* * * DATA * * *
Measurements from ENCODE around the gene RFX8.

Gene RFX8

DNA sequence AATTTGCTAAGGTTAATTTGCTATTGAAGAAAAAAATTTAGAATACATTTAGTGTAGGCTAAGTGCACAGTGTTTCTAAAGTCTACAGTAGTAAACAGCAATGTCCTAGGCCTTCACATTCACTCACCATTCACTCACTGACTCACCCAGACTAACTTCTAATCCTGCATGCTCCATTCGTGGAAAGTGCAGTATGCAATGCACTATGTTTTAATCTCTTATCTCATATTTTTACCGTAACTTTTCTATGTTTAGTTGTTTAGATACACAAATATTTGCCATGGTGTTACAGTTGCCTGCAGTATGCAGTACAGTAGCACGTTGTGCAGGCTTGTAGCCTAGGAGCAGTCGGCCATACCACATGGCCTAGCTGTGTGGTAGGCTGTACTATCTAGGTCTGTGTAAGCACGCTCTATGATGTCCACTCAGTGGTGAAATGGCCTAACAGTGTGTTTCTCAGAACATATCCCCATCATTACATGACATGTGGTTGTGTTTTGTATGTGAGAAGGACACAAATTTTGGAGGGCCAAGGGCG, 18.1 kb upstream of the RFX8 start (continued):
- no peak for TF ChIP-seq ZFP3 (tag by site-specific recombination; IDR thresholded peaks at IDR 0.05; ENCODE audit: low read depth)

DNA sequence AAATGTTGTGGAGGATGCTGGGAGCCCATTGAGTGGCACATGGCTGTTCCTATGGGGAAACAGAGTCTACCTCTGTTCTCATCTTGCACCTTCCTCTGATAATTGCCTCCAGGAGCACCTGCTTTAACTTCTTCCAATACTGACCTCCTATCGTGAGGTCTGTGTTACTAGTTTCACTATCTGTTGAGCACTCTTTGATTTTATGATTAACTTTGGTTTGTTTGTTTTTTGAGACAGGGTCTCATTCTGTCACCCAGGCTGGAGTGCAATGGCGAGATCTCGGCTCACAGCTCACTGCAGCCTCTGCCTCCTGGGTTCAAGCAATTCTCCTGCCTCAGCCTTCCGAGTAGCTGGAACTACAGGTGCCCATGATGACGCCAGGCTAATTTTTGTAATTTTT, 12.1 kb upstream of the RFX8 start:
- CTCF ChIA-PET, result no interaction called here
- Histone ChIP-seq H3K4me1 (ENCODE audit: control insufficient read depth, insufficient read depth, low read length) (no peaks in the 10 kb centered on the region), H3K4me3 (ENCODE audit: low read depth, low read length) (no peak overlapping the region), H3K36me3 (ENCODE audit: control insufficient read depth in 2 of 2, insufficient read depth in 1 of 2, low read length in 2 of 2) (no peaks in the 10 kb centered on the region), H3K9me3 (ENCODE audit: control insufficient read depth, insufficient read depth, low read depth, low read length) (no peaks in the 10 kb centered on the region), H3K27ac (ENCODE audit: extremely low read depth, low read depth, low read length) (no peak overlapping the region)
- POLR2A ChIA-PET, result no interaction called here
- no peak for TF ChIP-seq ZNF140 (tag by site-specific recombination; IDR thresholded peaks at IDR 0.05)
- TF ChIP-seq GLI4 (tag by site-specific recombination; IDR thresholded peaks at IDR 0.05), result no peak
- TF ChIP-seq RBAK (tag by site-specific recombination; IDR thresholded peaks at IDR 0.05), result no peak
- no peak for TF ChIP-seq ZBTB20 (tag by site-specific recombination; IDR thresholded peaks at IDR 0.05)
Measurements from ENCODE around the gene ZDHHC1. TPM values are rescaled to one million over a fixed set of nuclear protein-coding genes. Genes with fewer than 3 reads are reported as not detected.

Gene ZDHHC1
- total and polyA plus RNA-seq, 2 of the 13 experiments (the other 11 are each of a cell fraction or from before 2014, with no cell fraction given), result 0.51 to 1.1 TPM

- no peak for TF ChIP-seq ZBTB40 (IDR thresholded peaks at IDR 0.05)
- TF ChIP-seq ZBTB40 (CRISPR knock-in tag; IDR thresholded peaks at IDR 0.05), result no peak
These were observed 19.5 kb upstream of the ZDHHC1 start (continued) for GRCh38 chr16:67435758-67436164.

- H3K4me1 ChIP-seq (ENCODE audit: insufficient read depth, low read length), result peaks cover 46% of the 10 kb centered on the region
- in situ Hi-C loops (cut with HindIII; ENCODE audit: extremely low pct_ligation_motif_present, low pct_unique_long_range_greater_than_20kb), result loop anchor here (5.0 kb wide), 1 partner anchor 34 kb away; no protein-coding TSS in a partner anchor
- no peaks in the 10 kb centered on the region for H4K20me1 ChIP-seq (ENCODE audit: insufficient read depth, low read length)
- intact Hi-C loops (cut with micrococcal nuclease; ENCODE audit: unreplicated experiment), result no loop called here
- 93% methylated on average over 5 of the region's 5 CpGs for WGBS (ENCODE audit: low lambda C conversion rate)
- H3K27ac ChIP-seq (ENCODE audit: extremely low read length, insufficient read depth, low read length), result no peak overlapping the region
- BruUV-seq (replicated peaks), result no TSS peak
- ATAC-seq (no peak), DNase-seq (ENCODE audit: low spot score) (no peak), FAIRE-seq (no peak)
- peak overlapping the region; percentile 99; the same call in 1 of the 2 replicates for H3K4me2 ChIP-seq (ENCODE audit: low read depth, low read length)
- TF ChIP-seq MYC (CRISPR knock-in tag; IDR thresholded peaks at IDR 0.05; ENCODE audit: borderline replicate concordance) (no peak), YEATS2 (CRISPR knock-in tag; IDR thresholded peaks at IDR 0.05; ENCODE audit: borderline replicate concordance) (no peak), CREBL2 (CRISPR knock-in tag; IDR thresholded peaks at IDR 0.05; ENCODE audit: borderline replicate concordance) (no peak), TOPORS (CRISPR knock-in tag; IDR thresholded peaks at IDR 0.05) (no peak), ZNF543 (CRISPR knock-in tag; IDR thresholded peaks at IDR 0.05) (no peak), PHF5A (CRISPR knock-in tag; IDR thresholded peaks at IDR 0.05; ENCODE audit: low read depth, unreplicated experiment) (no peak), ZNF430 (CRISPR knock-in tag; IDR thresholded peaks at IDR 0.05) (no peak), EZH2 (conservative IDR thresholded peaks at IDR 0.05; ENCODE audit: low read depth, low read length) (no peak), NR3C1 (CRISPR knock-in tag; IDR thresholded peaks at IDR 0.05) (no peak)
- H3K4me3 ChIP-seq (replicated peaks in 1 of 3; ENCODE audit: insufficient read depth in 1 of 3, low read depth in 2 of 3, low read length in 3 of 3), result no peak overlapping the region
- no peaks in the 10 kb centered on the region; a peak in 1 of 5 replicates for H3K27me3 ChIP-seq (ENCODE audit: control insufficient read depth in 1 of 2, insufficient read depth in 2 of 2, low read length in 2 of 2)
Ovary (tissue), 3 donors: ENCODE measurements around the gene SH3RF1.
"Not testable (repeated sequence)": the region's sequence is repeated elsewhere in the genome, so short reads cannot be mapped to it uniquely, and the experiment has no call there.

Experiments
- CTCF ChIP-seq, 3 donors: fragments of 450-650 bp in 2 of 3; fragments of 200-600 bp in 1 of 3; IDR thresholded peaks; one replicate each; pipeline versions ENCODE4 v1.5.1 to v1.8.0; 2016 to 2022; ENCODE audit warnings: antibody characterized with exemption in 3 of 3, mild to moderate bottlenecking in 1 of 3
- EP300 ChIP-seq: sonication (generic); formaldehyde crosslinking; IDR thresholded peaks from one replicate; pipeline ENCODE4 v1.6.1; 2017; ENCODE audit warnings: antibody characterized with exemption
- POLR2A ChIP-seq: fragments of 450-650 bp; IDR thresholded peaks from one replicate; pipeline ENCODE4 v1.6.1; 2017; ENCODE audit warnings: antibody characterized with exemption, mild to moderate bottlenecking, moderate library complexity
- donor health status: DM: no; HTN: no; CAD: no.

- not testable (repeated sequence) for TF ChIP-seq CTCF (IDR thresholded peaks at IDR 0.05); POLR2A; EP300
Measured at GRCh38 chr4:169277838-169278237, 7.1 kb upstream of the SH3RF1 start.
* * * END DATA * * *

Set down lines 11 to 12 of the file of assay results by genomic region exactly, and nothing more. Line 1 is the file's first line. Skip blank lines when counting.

- TF ChIP-seq RBAK (tag by site-specific recombination; IDR thresholded peaks at IDR 0.05), result no peak
- no peak for TF ChIP-seq ZBTB20 (tag by site-specific recombination; IDR thresholded peaks at IDR 0.05)